In their simplest sense, bonds are IOUs set up between borrowers and lenders. At the outset, the borrower will determine how much and for how long they would like to borrow, and what they are willing to pay the lender – typically once or twice per year – as appropriate compensation for borrowing their money.
Bonds are also known as fixed income securities. The simple example of a bond setup below illustrates why bonds carry this other name. The future cash flows a lender receives are fixed and predictable. At the outset, a sum is lent. Each year, an amount is paid to the lender (the coupon) and at the end of the term the original sum is returned.
Borrowers, also known as bond issuers, are prominently composed of governments and companies around the world. A significant difference between bonds and more traditional loans is that bonds are marketable. In other words, the lender in the IOU agreement can sell the right to receive the cash flows to someone else. This is why the lender will more commonly be referred to as the bondholder.
The relationship between risk and return does not come unstuck for fixed income. If the borrower is a large, developed government it is highly likely that bondholders will be repaid and so the government can offer lower coupons. The USA, for example, has never defaulted on its national debt. By contrast, a company on the brink of financial collapse would have to offer much higher compensation to encourage lenders. This is the point where fixed income often becomes less ‘fixed’.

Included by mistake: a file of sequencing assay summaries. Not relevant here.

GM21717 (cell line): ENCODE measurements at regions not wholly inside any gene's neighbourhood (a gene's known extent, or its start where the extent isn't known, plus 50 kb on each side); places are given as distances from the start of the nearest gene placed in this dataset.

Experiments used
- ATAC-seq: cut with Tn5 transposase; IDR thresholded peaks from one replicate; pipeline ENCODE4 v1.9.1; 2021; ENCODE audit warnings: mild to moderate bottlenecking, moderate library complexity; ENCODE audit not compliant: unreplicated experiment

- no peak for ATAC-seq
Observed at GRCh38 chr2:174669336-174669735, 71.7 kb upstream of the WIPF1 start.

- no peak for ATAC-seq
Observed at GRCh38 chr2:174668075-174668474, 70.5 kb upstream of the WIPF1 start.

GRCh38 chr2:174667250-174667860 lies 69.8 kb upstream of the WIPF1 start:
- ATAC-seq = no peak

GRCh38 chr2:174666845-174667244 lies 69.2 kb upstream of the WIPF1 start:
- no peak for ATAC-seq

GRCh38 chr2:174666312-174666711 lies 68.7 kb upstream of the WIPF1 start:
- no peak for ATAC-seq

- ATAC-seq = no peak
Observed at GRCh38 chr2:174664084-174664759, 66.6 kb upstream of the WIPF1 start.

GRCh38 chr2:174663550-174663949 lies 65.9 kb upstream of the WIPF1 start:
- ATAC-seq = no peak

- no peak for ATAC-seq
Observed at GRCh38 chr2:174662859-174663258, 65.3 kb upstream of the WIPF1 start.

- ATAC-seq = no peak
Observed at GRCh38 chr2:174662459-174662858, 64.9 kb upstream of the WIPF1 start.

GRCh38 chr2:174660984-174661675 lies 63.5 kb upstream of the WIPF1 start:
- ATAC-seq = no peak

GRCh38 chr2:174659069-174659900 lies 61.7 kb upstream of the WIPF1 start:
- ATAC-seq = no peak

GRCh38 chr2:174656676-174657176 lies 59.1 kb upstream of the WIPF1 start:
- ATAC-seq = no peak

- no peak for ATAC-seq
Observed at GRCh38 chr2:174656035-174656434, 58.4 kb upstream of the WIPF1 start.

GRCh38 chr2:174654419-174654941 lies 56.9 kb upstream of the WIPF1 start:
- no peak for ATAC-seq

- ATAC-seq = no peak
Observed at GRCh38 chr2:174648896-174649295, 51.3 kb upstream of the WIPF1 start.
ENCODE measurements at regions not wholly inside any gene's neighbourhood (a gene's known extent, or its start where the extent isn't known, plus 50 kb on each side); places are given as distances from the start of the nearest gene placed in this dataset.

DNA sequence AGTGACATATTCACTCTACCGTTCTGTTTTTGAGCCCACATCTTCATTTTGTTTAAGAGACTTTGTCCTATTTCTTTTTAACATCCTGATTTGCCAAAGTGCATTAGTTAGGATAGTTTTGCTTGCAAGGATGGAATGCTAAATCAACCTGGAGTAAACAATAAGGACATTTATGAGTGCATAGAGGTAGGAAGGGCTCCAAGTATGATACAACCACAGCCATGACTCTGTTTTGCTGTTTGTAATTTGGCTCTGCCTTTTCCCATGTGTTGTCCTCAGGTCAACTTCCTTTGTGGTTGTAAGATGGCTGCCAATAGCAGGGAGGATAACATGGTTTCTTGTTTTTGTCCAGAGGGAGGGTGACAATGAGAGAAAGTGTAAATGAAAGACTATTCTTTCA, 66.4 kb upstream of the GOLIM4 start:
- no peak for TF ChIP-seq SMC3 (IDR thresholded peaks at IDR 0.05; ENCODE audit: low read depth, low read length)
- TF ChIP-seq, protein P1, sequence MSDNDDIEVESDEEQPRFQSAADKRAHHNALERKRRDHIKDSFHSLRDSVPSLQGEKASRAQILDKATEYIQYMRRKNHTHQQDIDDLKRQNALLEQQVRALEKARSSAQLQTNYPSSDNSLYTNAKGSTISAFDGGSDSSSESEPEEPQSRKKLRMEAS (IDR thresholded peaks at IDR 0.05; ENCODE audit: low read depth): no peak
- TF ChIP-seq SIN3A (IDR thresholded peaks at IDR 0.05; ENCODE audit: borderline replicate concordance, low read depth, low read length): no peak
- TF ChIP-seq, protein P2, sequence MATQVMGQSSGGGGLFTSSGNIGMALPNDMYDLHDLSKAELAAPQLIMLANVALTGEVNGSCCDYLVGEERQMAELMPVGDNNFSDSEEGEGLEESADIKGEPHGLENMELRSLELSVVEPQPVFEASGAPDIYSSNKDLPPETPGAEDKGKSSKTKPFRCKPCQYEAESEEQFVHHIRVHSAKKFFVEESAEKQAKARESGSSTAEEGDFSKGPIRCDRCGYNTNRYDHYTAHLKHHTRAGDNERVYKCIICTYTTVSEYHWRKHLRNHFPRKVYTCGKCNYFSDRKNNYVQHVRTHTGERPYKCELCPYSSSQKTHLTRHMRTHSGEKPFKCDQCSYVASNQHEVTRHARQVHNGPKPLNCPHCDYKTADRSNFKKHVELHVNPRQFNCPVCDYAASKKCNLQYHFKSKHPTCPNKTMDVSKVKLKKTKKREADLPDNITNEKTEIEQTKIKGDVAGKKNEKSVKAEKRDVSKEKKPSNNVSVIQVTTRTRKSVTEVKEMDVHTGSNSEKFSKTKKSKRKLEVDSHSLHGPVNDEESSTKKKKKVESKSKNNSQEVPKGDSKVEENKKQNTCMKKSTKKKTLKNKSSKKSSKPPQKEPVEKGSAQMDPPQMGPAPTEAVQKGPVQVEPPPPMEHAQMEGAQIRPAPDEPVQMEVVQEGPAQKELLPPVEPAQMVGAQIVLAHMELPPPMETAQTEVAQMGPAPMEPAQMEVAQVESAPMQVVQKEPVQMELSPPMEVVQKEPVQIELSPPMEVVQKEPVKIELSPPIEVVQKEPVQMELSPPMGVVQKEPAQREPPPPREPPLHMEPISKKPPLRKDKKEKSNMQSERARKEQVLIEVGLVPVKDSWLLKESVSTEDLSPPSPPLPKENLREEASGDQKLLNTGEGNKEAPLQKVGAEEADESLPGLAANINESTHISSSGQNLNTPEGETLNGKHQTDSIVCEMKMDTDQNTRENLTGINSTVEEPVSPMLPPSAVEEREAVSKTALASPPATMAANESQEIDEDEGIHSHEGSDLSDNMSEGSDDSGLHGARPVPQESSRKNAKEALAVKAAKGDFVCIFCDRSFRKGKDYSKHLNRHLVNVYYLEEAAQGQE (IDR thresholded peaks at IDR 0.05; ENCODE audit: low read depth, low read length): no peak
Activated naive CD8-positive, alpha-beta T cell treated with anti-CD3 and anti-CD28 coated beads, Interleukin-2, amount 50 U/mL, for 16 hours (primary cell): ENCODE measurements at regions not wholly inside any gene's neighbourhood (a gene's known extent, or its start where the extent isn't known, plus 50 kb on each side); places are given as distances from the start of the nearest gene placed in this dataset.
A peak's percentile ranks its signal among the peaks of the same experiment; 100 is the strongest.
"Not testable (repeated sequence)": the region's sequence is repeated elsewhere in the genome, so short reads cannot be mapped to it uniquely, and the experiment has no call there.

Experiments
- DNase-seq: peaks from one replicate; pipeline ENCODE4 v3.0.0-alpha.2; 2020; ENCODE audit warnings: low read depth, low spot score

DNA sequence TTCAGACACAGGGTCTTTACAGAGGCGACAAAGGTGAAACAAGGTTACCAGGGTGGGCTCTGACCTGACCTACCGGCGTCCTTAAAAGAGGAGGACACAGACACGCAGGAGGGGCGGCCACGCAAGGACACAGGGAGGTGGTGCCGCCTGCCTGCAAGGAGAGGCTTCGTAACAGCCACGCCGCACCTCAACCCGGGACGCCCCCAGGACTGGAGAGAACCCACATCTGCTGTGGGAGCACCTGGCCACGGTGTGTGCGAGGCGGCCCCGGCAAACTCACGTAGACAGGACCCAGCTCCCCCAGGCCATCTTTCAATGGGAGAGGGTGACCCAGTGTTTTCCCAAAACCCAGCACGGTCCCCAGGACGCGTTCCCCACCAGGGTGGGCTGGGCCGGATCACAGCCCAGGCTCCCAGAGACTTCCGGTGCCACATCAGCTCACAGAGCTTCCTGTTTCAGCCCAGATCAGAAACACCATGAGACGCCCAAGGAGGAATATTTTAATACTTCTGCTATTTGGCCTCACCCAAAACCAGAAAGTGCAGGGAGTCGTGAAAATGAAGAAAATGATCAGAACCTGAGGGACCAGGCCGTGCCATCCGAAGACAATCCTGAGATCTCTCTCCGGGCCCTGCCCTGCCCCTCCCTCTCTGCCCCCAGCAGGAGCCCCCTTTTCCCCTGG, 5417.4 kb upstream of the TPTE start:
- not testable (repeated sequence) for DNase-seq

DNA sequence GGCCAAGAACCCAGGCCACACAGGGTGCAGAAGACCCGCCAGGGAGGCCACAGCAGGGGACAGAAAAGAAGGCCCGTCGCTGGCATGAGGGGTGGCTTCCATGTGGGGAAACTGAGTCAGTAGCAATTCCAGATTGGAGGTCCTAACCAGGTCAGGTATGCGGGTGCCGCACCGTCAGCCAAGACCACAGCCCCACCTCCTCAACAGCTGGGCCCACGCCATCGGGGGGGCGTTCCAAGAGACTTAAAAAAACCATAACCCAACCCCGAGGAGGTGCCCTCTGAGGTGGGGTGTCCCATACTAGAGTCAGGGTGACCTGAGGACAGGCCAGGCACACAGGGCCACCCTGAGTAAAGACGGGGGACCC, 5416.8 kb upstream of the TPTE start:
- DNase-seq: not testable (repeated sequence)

Analysing the ability for companies or governments to pay back lenders is a complex and comprehensive process for investors. Thankfully rating agencies do much of the heavy lifting.
S&P, a rating agency, demonstrates on average between 1981 and 2020 bonds with the lowest rating of CCC/C had a 28% chance of defaulting over the next 12-month period, whereas for those rated highest at AAA that chance was zero.
The reader will notice that owners of investment grade bonds are considerably more likely to receive back the capital lent to the borrower compared with high yield bonds (formerly ‘junk’ bonds!). It is for this reason we allocate the fixed income element of your portfolio to these such bonds through the use of investment funds that diversify across many different highly rated bonds. We may often refer to this part of the portfolio as the ‘defensive assets’.
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